Myanmar’s military rulers have accused the ousted leader Aung San Suu Kyi of illegally accepting $600,000 (£430,000) and gold BBC reports.
According to BBC the allegation is the strongest yet levelled by the military since it overthrew Ms Suu Kyi and the country’s democratic leadership on 1 February.
No evidence was provided. An MP from her party denied the allegation.
Meanwhile, rights group Amnesty has accused the military of going on a “killing spree”.
It said the military was using battlefield weapons on unarmed protesters and carrying out planned killings.
“These are not the actions of overwhelmed, individual officers making poor decisions,” said Amnesty’s Joanne Mariner.
“These are unrepentant commanders already implicated in crimes against humanity, deploying their troops and murderous methods in the open.”
What is the latest from the protests?
At least seven more people were killed by security forces on Thursday, taking the total death toll to more than 60. Witnesses said some protesters had been shot in the head.
Six of those deaths took place in the central town of Myaing.
“We protested peacefully,” a health worker there told Reuters news agency. “I couldn’t believe they did it.”
A further death took place in the city of Yangon’s North Dagon district, where 25-year-old Chit Min Thu died after being shot in the head.
“No-one will be in peace until this situation ends. They were so cruel with my son,” his mother Hnin Malar Aung told AFP news agency.
What are the allegations against Suu Kyi?
The accusation that she accepted $600,000 and gold was made by a former chief minister of Yangon, Phyo Mien Thein, junta spokesman Brig Gen Zaw Min Tun said. The anti-corruption committee was investigating, he added.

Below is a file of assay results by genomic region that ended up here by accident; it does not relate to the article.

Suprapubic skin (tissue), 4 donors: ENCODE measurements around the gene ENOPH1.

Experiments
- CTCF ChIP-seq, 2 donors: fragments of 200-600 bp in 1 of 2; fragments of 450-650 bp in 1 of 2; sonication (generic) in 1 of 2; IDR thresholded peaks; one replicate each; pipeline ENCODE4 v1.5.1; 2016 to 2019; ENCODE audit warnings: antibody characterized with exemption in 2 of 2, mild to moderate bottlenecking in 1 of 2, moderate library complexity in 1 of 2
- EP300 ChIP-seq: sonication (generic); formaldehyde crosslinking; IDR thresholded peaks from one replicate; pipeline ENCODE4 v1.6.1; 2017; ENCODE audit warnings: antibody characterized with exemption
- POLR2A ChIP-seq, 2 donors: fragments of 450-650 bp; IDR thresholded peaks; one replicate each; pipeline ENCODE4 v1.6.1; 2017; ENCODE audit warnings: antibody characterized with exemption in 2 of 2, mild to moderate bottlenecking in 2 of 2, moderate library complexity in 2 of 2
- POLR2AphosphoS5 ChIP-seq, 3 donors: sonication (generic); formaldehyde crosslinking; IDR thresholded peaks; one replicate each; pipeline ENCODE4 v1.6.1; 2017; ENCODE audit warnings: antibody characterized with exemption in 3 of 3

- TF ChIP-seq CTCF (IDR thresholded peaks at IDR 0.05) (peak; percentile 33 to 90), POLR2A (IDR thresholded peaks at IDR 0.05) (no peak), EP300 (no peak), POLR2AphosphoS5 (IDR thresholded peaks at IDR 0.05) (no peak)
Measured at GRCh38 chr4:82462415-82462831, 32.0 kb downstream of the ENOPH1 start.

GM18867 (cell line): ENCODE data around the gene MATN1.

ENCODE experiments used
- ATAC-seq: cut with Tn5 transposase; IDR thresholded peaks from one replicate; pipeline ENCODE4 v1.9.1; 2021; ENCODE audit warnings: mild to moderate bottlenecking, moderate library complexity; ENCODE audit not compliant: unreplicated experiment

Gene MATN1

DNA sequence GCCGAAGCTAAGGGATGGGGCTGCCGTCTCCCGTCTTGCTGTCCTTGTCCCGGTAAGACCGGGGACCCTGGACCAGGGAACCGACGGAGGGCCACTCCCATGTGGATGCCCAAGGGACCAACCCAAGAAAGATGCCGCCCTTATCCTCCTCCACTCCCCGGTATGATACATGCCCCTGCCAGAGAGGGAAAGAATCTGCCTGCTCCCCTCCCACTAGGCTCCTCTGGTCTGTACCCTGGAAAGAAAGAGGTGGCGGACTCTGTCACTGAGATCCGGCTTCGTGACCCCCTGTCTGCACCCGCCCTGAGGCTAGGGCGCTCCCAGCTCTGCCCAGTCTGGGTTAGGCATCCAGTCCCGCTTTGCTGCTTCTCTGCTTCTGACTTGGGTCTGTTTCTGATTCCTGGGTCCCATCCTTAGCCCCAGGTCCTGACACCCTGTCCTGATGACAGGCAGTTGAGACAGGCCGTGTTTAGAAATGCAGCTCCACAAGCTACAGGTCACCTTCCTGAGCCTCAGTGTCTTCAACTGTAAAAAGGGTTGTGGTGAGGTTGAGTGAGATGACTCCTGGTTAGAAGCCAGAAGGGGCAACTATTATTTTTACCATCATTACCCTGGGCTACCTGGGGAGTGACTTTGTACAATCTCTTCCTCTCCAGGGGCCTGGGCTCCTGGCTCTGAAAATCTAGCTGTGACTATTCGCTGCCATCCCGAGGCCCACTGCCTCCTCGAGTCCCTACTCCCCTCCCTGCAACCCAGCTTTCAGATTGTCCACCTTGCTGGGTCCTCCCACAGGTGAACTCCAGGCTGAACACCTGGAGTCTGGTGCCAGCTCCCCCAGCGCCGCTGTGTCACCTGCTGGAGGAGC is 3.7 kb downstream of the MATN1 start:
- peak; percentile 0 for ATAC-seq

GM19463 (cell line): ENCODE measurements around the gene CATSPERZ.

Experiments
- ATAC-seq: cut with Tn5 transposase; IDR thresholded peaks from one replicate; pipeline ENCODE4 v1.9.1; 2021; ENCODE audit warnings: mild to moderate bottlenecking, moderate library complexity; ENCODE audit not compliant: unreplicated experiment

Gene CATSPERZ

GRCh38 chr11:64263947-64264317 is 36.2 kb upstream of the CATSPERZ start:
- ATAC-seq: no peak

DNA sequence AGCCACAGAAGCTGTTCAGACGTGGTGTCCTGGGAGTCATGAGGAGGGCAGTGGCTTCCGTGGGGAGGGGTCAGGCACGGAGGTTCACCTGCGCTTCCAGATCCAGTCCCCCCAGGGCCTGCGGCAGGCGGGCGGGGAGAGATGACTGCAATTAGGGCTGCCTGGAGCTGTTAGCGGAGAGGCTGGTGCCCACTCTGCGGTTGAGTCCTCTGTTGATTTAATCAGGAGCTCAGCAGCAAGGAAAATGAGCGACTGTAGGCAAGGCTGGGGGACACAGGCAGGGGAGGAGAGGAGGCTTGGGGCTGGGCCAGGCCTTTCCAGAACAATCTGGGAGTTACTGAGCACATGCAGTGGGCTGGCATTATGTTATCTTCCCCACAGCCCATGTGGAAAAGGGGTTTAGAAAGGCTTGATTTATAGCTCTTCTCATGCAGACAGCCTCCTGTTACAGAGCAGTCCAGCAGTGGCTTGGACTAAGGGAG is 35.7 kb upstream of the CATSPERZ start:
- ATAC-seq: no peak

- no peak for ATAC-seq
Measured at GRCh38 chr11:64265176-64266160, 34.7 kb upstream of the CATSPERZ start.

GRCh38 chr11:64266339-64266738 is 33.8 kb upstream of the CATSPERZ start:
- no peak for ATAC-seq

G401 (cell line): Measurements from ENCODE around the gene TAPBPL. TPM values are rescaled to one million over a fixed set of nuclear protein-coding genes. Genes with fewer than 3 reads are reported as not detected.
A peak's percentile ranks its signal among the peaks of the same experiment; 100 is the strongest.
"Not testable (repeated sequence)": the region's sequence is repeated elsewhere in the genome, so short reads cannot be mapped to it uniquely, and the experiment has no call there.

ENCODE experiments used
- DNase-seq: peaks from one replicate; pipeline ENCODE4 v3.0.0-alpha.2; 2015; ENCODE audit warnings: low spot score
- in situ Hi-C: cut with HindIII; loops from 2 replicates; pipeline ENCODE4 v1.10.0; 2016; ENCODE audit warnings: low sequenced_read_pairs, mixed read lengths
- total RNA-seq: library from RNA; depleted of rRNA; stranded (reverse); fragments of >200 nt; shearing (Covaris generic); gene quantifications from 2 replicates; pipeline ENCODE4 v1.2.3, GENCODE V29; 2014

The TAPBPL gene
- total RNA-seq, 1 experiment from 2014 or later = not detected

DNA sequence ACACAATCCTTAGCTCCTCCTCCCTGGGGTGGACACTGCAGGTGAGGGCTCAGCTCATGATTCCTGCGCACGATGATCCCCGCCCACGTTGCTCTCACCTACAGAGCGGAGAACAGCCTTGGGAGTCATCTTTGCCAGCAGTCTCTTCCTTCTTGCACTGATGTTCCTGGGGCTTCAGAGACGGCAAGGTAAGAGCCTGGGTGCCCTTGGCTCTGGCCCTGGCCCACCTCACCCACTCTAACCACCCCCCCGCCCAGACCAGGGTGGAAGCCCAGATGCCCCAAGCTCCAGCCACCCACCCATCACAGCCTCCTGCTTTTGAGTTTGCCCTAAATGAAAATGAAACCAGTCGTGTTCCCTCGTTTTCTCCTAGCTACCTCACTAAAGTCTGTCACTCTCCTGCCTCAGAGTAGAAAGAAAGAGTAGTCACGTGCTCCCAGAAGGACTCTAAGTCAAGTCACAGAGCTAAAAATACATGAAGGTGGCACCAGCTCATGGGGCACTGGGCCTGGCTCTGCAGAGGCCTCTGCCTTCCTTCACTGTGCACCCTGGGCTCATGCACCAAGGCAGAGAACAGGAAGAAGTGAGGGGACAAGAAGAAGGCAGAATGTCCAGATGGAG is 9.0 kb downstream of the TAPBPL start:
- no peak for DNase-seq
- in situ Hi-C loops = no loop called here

But it was denied by an MP from the dissolved parliament representing Ms Suu Kyi’s National League for Democracy (NLD) party.
“It is no longer uncommon to see slander against politicians and efforts to crush the party while innocent young people are killed in public,” Aye Ma Ma Myo told Reuters.
Gen Zaw Min Tun also accused President Win Myint and several cabinet ministers of corruption.
Ms Suu Kyi’s NLD won a landslide victory in the polls last year, but the military now claims the election was fraudulent.
Independent international observers have disputed the military’s claim – saying no irregularities were observed.
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Ms Suu Kyi has been held for the past five weeks at an undisclosed location and faces several charges including causing “fear and alarm”, illegally possessing radio equipment, and breaking Covid-19 restrictions.
The illegal payments charge levelled on Thursday was the most serious so far. The value of the gold the military alleges she illegally accepted is roughly £450,000.
Myanmar has been gripped by street protests since the military seized control and detained Ms Suu Kyi. Her image has been held aloft by the protesters.
The UN, US and a host of other countries have condemned the killing of civilians in the crackdown against anti-coup protesters in Myanmar, and called on the authorities to exercise restraint.
The military has dismissed criticism of its actions, instead blaming Ms Suu Kyi for the violence.